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Wednesday, 27 February 2019


As the comments to Malcolm Gladwell's TED talk indicate, he made a number of mistakes in recounting the David and Goliath story. (He refers to the impact of David's stone to the impact of a "45mm" handgun, when he meant .45 caliber handgun. A 45mm handgun would have a bore of ~1.7 inches, about 2 1/2 times as large as a 12-gauge shotgun. He assumed that Goliath was led into the Valley of Elah because he couldn't see; in fact, the guy accompanying him was a shield bearer, not a seeing-eye guide. And there were other mistakes) But, interestingly, when I was doing archaeology in Israel, I read a book on a flight to Phoenix from Albuquerque, about early weapons, in which the authors claimed that slingers were essentially useless because their missiles didn't have enough impact to be damaging. That seemed wrong to me, because I'd seen all kinds of documentary stuff created at the times slingers were in use, showing them in large formations as essential units of large armies. During the layover in in Phoenix, I bought a cheap calculator and did some calculations, and, interestingly, I came up with about the same conclusion that Gladwell did -- a common slinger's missile (often made of lead, and much larger than a .45 slug) would hit with roughly the same force as a .45 caliber bullet. (I own a .45 and was aware of it's general weight and speed profiles.) I never tried to work out the exact force involved, not only because I satisfied myself that the book I was reading was grossly incorrect, but because the precise numbers were beyond me. But I was well satisfied that using a projectile smaller and much denser than a baseball, that could be hurled at much higher speeds than a baseball, would be deadly -- after all, look what happens when a fastball hits a batter in the face. Gladwell should have been much more careful, though.

I always love listening to an album named «New Chautauqua», by a Pat Metheny. Seems to correspond to the mood today ... :)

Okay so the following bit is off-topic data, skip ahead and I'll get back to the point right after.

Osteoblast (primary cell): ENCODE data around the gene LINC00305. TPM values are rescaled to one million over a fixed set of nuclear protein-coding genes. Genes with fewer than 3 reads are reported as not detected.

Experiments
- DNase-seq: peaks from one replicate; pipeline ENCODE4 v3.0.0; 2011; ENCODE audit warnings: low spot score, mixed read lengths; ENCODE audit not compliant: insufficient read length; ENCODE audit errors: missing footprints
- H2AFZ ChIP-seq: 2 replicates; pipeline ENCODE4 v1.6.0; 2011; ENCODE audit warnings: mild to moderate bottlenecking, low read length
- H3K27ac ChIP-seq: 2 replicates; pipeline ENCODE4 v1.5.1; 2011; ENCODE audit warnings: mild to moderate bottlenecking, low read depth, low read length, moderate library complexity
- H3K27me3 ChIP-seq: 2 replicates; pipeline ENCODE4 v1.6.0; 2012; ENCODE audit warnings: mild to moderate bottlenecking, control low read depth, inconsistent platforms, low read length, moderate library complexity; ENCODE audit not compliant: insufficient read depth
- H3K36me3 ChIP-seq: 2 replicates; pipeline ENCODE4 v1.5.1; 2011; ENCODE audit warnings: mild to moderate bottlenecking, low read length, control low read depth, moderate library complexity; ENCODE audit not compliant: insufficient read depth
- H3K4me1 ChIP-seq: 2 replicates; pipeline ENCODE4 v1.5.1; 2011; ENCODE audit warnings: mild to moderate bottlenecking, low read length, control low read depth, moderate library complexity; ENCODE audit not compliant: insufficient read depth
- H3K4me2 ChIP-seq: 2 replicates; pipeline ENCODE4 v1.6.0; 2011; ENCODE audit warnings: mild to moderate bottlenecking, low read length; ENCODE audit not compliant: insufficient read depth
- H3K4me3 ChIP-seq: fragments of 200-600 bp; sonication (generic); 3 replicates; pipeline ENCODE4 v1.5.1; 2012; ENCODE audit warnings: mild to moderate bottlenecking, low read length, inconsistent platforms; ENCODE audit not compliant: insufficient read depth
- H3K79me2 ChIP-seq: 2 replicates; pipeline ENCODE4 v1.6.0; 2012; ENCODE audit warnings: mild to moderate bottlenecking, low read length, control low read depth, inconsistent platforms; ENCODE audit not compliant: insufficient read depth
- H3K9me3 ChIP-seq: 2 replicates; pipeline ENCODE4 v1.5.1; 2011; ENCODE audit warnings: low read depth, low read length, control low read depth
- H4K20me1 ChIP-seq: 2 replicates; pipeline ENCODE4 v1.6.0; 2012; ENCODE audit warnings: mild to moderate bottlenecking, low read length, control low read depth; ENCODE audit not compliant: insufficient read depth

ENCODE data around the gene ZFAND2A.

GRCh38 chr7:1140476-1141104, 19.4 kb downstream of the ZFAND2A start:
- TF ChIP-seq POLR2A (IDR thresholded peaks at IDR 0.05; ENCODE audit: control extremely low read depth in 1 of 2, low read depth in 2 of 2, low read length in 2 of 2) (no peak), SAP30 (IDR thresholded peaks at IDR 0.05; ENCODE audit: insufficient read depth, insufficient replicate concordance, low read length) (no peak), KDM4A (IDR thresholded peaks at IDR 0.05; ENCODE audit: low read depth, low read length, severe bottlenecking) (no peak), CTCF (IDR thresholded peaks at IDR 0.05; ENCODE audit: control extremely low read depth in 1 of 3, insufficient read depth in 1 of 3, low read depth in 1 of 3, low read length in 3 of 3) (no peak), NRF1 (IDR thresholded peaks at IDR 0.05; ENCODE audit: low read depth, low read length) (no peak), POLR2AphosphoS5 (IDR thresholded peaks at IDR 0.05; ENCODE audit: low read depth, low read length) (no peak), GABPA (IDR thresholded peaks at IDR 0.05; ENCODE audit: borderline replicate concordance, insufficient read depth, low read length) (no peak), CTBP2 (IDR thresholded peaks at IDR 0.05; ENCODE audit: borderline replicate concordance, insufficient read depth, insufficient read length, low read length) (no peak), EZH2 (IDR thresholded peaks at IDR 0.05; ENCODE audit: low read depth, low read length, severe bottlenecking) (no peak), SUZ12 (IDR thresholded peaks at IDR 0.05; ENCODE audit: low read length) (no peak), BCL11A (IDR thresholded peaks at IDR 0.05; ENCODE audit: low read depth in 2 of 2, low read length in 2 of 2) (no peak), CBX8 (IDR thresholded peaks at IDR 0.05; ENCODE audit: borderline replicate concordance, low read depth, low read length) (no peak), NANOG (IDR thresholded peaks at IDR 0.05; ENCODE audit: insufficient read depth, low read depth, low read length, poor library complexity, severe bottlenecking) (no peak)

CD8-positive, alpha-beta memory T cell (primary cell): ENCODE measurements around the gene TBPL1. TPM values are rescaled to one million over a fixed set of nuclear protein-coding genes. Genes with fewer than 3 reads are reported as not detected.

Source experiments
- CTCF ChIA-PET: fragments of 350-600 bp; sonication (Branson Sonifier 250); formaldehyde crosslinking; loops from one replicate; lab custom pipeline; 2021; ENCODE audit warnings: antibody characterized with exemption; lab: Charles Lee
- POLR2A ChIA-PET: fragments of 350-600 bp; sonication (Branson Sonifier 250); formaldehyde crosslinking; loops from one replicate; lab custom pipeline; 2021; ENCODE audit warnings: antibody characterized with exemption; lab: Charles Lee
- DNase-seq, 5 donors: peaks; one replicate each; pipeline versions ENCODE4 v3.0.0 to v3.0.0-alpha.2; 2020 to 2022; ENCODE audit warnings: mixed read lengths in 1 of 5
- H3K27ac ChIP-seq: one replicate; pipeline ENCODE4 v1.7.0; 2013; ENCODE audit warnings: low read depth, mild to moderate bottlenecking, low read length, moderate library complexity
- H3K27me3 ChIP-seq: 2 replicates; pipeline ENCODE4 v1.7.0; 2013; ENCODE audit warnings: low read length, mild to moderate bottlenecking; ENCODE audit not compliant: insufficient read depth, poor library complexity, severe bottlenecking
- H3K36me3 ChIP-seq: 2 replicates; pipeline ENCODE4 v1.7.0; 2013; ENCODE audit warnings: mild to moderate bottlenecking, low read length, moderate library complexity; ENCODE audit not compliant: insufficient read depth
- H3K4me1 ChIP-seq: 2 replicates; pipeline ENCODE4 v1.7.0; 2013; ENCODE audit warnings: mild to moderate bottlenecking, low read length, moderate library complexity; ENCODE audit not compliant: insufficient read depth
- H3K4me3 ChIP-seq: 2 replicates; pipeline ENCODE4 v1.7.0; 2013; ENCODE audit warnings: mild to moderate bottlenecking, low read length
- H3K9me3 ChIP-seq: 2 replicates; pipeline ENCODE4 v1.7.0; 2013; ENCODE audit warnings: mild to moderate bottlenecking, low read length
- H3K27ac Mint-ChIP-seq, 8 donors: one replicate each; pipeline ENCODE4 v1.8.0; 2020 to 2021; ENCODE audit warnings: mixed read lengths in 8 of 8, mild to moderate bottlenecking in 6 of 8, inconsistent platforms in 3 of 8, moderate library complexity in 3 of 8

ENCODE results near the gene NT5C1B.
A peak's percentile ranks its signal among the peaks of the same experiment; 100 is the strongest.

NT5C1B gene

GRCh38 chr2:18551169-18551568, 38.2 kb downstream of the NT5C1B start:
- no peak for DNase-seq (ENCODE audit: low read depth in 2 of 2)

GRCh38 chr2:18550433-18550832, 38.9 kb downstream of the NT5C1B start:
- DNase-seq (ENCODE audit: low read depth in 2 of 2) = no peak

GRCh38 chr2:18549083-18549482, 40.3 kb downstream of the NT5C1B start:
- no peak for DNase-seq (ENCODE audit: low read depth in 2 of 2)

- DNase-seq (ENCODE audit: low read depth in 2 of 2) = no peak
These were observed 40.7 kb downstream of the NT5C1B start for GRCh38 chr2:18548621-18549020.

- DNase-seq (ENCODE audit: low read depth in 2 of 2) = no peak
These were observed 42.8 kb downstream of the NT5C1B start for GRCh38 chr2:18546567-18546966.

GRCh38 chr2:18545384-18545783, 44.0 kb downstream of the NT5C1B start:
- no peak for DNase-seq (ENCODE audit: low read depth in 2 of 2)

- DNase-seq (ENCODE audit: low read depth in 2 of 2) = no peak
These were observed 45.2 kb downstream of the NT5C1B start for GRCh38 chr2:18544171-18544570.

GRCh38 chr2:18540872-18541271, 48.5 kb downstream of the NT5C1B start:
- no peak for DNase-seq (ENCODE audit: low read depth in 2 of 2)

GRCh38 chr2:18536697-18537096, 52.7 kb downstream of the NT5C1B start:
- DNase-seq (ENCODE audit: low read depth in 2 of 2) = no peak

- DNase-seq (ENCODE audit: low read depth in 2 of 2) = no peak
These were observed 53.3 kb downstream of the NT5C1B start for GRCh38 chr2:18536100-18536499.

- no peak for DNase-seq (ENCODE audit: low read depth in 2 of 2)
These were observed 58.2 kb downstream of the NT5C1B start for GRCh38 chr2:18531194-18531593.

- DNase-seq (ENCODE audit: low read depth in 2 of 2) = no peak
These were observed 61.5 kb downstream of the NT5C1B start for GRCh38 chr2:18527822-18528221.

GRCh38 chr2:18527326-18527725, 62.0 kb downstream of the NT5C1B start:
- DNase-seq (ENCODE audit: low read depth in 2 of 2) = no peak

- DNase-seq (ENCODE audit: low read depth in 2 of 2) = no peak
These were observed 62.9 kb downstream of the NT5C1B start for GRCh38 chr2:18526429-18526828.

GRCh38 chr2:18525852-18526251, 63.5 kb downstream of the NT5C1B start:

"Chautauqua" - now that's a word, which brings back memories of my undergraduate days, studying philosophy - I'd better go pull the late Robert Pirsig's, Zen and the Art of Motorcycle Maintenance of the shelf - the book is written as a chautauqua occurring within the main character's mind (presumably, based on the author) - it has more ideas (some "heavy", some not) stuffed into it than all of Gladwell's books together (reconsideration of Aristotelian philosophy (Yay!) wrapped in 1960s pop personal philosophy (Yay!) with a touch of sociology / psychiatry (mental health) (Meh) thrown in) - and is as easy to read as true philosophy gets; which will be fine for you, if you have not already read it, and I expect you will quite enjoy reading it, if you managed to finish this sentence. Gladwell is easy to read, but I do wish that he did not present his rather ideas as if they were established scientific theories (within the technical meaning of that term) rather than the hypotheses that they are, even if they are excellent and thought-through hypotheses; the Western world presently has enough trouble distinguishing between informed and uninformed opinion as it is. TOP readers excluded by definition, of course.

Well, now I know why the nearby Big Top Chautauqua is called Chautauqua, though it's pretty much a performing arts center in a big tent.

I have Pollan's latest book on hallucinogens and psychological health, but I've put off reading it, perhaps because I'm not going to start taking hallucinogens any time soon, at least not until my pharmacy is dispensing them. He's a good writer though, and I'm sure it's interesting.

Mike, I was lead to believe that you didn’t like watching videos 8-)

My favorite Carliinism: Think how stupid the average person is, and realise that half of them are stupider than that.

As others have mentioned, TED Talks are filled with misinformation. I’ve had to laugh at many of them where I was more of an expert than they were.

Like it or not, extinction happens. No more Dodo, no more Passenger Pidgeon and the world keeps on turning. Would the loss of a famous work of art make any real difference? The demise of humans won’t slow the rotation of the earth.

We have a series of Chautauqua shows locally. They are one-person shows where the performer takes on the roll of a historic person who discusses their life from that person's point of view. The second half of the show is then that performer dropping the character, and then speaking about the subject from a modern point of view. There is usually a question and answer session at the end as well.

We been to a few of them over the years. Samuel Clemmons, Elenore Roosevelt, Benedict Arnold that the ones that I remember the most. My son would usually get extra credit for one of his classes if he attended one of these events.

Here is a link to this year's series: http://www.greenvillechautauqua.org/performances/spartanburg/

I haven't seen the word chautauqua since ZAMM/Pirsig/1970s

Recenty finished re-reading ‘Zen and the Art of Motorcycle Maintenamce’ - a worthwhile activity. I came away with a much less worthwhile view of it in my late-50s as I did in my early 20s, when I first encountered it. The reading, and study of philosophy is a worthy endeavor.

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